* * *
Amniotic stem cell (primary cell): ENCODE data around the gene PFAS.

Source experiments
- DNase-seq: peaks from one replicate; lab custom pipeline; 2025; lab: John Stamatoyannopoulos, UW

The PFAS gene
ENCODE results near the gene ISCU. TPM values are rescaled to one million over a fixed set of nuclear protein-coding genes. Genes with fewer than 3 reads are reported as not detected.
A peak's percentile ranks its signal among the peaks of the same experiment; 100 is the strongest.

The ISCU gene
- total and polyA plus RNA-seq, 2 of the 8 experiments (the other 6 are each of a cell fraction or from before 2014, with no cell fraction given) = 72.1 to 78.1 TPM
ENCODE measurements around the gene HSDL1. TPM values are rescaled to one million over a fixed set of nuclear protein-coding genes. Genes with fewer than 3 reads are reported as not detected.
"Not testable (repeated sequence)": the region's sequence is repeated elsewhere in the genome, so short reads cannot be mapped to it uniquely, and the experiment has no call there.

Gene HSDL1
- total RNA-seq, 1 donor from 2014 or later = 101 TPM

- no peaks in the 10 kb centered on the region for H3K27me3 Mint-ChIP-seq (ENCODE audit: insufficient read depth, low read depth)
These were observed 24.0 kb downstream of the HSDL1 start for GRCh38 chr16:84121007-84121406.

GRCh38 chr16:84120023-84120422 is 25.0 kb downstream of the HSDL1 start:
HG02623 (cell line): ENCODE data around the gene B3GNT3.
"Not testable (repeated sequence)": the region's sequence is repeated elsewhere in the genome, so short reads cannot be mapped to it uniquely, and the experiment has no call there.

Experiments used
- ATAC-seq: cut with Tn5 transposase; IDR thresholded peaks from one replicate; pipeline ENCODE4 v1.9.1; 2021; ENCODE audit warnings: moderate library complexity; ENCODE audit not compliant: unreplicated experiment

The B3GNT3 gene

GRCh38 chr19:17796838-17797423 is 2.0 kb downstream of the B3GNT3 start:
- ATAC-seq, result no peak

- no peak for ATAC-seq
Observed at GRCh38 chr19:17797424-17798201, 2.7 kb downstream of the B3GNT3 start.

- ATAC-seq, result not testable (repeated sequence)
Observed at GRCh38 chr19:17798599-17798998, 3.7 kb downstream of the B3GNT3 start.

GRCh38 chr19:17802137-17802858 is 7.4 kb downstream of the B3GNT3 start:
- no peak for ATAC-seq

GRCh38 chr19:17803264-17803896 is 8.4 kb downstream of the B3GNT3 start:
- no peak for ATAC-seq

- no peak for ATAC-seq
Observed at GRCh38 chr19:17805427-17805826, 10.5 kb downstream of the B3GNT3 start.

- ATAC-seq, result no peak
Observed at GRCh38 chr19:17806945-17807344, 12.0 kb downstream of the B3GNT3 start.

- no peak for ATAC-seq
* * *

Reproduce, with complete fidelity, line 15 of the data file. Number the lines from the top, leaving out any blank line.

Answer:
GRCh38 chr16:84120023-84120422 is 25.0 kb downstream of the HSDL1 start: